The basic understanding of global warming is quite old and uncontroversial. While CO2’s relative warming is lower than water vapor, its persistence within the atmosphere due to the carbon cycle means that it behaves as a forcing rather than a feedback. Human economic activity overwhelms the natural cycle by about 80 times, leading to a significant thickening of the GHG insulating blanket- much like the insulation in the roof of a home. Increased insulation increases the energy retained by the climate system, which in turn implies an average global temperature increase. This is not in the least controversial within scientific community.
The problems arise when we try to discuss how to respond to this problem. Maintaining our economy, which sustains our quality of life, is critical, but our reliance on fossil fuels is failing us. We are currently in a precarious transition to unconventional fossil resources, which entails a significant cost increase, and consequently a lowering of available energy. This loss of wealth is being felt by everyone around the globe, whether it is the stuttering of investor markets or the nations that have already plunged into darkness. Hope in renewable technologies is misplaced due to their intermittency and low energy density, which only gets worse as they are scaled. On a large scale, the effective power density of wind turbine farms appears to struggle just above 1 watt/m^2. Solar also looks to have problems encountering resource limitations beyond 1 TWe. Intermittency requires redundancy in energy farms and transmission, not to mention storage on the scale of gigawatt-weeks. These kinds of “solutions” are not: economic, environmentally responsible, or sustainable. Efforts to promote this type of technology as a viable response to global warming is in equal parts tragedy and farce, and I think this accounts for the “proxy battle” that is occurring within our culture over the scientific legitimacy of global warming.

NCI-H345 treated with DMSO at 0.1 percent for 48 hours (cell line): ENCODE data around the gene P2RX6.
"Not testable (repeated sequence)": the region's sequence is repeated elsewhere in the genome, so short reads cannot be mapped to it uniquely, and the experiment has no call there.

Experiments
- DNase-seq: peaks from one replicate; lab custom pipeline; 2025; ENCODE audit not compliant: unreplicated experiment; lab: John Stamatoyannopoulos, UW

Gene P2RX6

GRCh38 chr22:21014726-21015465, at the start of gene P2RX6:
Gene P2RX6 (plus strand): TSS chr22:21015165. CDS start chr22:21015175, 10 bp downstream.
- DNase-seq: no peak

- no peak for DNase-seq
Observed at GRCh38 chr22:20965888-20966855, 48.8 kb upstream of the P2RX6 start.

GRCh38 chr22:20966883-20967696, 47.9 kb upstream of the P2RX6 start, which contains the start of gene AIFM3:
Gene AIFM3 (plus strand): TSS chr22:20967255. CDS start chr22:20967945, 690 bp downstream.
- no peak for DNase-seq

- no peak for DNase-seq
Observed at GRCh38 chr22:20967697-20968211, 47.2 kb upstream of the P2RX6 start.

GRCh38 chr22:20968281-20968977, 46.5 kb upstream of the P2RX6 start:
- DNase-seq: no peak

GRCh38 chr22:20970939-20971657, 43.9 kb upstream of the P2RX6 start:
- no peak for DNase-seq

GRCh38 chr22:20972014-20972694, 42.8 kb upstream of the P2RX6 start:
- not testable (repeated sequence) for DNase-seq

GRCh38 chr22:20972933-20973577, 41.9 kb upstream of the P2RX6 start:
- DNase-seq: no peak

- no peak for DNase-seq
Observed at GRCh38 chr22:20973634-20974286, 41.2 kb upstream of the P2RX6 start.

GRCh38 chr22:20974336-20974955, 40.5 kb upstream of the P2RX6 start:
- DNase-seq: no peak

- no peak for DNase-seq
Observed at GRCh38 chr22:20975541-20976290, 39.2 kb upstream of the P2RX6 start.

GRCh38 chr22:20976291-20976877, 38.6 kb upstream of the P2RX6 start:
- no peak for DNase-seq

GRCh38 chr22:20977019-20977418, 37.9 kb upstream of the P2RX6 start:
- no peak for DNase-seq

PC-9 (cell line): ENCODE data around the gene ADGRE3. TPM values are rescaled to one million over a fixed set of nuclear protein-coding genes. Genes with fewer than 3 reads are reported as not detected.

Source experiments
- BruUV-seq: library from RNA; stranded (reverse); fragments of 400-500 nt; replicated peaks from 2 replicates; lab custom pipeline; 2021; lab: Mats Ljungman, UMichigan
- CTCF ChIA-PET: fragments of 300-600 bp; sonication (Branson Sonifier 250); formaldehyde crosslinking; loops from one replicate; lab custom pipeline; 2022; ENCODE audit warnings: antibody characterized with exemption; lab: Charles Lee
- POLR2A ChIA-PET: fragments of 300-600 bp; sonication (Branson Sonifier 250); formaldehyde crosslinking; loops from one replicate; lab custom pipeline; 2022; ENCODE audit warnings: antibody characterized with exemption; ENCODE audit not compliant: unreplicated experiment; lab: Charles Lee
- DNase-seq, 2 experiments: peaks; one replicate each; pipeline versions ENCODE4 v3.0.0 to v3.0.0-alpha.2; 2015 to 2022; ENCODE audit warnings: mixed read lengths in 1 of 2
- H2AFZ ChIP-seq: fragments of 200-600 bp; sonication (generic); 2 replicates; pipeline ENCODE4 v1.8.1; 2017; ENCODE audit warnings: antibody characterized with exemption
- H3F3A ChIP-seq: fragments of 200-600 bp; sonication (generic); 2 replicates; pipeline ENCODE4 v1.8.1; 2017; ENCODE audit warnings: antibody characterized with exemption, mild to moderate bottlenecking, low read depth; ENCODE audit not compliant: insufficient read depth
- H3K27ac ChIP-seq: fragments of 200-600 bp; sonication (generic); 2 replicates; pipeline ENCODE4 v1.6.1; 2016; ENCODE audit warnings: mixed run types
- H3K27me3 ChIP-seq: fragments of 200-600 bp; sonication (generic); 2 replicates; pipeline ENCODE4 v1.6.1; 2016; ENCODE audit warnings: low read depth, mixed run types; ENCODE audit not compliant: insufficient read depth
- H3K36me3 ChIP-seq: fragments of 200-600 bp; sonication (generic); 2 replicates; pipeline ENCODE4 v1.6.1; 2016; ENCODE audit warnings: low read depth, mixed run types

We cannot solve the emission problem without a technological solution that improves the economy. There remains quite a bit of hope in nuclear energy as development of this technology has largely stalled for the past few decades. There are efforts underway to bring about a renaissance, but public support is required. Currently, one of the most promising designs solves the problem with decay heat and drastically improves the economics with high quality process heat. It is felt that if a machine like the Integrated Molten Salt Reactor were mass produced, it would drastically drive down energy costs:
Of course, improving tar sands production will lower emissions, but it is still carbon-positive. It has been suggested within the scientific community that this type of machine would be suitable for ammonia synthesis on a large scale, which, if coupled with a direct ammonia fuel cell, has the potential to revolutionize transportation.